Officieren van justitie blijven stilstaan ​​bij het laten vallen van henneplasten, boze ondernemers –


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NYPD hemp bust“>
A photo posted to the NYPD 75th precinct’s Twitter feed showing officers with what they thought was 106 pounds of marijuana.

Brooklyn prosecutors have delayed their decision to dismiss charges against a man who was arrested last month because of a shipment of Vermont-grown hemp on its way to a CBD store.

The New York Police Department’s 75th Precinct boasted about the bust on Facebook and Twitter. The posts have since been deleted.

Ronen Levy was arrested while attempting to pick up a 106-pound shipment of hemp from Fox Holler Farms in New Haven, Vermont. Levy’s brother, Oren Levy, runs Green Angel, a Brooklyn-based business that makes cannabidiol, or CBD, products. Ronen Levy is not typically involved with his brother’s business, but a surgery prevented Oren Levy from picking up the package.

Now, Ronen Levy is facing six marijuana related felonies, all of which he pleaded not guilty to at a court appearance Monday. And the NYPD seems to be waiting until the legal case is resolved before returning the hemp packages. 

New York’s NBC4 reported that prosecutors were planning to drop all the charges at the Dec. 2 court date. But now that hearing has been delayed until May 29.

“Whether we’re intending to pursue the charges or not, we indicated at the previous court date that we’re leaning towards dismissal, but the case was adjourned yesterday so that’s all I can tell you,” Oren Yaniv, a spokesperson for the Brooklyn District Attorney’s Office said Tuesday. 

The Levy brothers and Jahala Dudley, the owner of Fox Holler Farms, said the delay was causing unnecessary pain. 

“All I see,” said Dudley, “is the DA harming two small businesses — one in Vermont and one in New York.” 

Oren Levy said prolonging the case has had serious health effects on him and his brother, while also threatening to put him out of business after paying $17,000 for hemp he can’t sell. 

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“My brother’s not feeling well. I’m not feeling well,” Levy said. “I just can’t believe what’s going on.”

Levy said he had a doctor’s appointment Tuesday, which he scheduled because of the intense stress he has been feeling. He also said he’s lost 10 pounds since the arrest was made, and he isn’t eating or sleeping well.

Levy said his business is “dying” because he hasn’t been able to process the Fox Holler hemp and can’t afford to buy more. He also said other suppliers have been terminating their relationships with his shop because of the legal trouble.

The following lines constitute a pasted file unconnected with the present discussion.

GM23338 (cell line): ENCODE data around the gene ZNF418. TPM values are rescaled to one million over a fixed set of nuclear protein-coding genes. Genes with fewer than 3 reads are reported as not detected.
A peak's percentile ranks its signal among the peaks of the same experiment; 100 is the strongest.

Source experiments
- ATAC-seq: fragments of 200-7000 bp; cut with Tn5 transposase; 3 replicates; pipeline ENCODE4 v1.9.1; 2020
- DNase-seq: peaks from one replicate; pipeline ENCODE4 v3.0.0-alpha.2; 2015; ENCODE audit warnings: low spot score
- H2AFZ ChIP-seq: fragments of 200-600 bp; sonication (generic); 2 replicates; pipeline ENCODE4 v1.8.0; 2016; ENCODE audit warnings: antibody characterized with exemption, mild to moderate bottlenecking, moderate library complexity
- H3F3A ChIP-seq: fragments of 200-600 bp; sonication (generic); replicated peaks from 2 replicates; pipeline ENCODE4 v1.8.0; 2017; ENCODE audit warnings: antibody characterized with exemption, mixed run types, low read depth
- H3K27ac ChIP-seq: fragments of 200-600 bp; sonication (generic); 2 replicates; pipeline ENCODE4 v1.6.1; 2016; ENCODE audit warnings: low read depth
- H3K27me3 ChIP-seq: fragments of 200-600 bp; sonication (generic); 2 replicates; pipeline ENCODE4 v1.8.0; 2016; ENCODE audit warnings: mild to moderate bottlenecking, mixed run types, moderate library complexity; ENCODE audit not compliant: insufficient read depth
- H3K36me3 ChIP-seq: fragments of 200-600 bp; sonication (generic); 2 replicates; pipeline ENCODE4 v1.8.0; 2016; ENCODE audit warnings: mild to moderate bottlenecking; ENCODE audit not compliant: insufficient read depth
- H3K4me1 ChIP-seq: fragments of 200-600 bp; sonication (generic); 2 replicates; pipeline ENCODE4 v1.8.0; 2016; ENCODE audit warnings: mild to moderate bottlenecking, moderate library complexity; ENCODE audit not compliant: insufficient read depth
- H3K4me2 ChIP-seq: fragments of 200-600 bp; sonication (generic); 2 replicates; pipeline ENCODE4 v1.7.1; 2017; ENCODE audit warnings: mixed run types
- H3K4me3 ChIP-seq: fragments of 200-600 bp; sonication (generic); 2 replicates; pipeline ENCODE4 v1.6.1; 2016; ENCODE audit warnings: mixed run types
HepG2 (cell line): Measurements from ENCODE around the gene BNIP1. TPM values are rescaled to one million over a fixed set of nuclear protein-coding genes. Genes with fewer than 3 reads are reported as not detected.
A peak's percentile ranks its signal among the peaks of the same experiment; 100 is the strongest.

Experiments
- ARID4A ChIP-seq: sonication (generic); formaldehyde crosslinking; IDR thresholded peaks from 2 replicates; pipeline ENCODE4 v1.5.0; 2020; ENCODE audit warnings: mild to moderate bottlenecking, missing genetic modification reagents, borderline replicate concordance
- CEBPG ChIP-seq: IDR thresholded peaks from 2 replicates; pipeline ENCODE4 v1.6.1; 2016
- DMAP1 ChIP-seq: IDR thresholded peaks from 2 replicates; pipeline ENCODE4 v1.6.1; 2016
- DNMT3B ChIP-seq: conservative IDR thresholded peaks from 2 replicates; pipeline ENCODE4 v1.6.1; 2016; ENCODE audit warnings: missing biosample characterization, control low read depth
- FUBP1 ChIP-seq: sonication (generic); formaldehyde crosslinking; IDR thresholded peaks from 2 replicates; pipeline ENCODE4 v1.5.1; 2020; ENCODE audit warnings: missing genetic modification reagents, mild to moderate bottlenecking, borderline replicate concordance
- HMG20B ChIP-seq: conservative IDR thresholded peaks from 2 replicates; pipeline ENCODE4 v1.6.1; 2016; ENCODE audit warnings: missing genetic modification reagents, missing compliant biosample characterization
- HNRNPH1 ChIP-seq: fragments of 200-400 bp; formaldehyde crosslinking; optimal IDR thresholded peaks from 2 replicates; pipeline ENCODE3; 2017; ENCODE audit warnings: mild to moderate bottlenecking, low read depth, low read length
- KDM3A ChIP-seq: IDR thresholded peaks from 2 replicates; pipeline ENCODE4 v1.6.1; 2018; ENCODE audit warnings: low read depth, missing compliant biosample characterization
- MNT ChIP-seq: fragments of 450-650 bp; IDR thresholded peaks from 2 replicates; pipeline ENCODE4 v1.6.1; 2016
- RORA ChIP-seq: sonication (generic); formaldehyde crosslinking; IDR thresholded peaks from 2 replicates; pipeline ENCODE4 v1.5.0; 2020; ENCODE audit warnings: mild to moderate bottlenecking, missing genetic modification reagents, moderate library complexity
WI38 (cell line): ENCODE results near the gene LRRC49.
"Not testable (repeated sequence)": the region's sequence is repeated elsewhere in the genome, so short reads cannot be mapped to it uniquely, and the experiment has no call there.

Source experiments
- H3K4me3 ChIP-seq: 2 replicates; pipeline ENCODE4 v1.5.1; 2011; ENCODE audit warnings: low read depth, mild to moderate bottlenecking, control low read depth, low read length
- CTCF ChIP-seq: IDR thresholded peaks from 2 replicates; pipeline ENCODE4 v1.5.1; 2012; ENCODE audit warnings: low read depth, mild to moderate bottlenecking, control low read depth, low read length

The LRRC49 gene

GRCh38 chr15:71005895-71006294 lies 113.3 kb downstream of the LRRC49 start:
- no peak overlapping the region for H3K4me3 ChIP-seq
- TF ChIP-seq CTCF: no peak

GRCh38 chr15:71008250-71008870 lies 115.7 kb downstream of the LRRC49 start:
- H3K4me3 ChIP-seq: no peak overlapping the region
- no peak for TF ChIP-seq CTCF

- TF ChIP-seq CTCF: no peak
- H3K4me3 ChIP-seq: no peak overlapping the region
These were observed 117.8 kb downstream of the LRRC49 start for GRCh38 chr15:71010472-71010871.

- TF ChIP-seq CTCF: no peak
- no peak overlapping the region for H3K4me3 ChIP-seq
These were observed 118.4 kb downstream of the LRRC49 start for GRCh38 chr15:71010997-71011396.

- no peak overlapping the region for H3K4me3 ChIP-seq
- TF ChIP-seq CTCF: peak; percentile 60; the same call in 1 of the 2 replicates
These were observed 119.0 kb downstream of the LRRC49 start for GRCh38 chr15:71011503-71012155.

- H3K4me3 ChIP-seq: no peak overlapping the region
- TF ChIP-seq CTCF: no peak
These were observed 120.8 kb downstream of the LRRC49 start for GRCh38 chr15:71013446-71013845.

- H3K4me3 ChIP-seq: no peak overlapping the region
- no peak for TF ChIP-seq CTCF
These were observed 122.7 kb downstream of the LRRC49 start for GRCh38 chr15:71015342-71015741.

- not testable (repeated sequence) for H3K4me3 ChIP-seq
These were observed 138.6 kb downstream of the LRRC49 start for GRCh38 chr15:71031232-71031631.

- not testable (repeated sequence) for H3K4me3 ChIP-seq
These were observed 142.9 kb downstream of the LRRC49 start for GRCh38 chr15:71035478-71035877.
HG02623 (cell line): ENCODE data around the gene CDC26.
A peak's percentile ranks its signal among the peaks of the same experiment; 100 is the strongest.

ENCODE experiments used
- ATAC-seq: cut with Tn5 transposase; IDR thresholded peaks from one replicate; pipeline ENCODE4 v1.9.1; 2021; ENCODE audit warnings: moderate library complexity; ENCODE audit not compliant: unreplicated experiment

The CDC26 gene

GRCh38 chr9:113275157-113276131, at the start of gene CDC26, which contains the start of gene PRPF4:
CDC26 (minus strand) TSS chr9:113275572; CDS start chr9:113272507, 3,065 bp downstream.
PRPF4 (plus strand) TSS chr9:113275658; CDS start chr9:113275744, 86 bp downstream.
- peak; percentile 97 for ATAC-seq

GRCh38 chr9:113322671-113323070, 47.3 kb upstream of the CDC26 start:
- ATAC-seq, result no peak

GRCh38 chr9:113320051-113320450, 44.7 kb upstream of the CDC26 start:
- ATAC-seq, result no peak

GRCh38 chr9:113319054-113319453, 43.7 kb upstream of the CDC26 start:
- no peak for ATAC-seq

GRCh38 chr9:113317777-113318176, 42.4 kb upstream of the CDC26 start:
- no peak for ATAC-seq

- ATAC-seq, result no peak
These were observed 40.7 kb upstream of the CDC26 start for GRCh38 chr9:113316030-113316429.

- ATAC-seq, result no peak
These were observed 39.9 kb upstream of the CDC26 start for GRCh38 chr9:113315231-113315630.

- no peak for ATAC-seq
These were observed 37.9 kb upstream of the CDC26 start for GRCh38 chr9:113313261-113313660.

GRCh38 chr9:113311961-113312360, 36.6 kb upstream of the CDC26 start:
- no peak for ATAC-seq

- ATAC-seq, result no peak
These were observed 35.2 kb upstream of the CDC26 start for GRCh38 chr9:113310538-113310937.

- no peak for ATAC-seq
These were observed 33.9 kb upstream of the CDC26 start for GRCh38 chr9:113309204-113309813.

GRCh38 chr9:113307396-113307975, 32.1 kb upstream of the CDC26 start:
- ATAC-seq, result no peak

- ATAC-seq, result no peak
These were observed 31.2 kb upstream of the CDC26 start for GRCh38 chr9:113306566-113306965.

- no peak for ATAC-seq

A request sent to NYPD to confirm the package is still in custody went unanswered this week, but Levy said he still hasn’t received the package and is under the impression it is still being held. Even if he does get the product back, Levy said it might be worthless unless it’s been stored in certain conditions.

Immature hemp plants grow at The Gateway Farm in Bristol in July. Photo by Glenn Russell/VTDigger

Back in Vermont, Dudley previously told VTDigger she had the contents of her package confirmed to be legal by a Williston police officer — and provided the paperwork to prove it. Yaniv, the DA’s spokesperson, said the Williston police confirming the content’s legality wouldn’t be relevant to their proceedings.

“We’re in New York, so whatever the laws in Vermont are, are not relevant to this analysis,” Yaniv said.

Williston Police Chief Patrick Foley said the Brooklyn DA called one of his officers about the case and asked “one or two questions,” including if the officers had seen the paperwork certifying the legality of the hemp. Foley confirmed they had cleared the package. 

Foley said the DA hasn’t shared much information with his department about anything else they found during the arrest. But he did highlight a growing problem for hemp farmers across the country.

“The thing is, if you run a marijuana test on it, it’s going to come back showing the presence of marijuana,” he said. “But that’s why you actually have to send it to a laboratory so they can do the actual testing to see what the THC content of that product is.”

The Associated Press has reported similar situations across the country, where police officers have arrested others for hemp shipments and field test results say the hemp is marijuana. Drug sniffing dogs will alert to both plants. 

“I think in the hemp industry, there is a lot to be learned about it,” Foley said.

Levy challenged the NYPD to better educate their officers, saying there are clear laws in place and the authorities are not following them.

“It’s hard, it’s like who’s the criminal now?” Dudley said. “I’m the one following the laws. Oren and Ronen are the ones following the laws. Who’s not following the law? The NYPD.”

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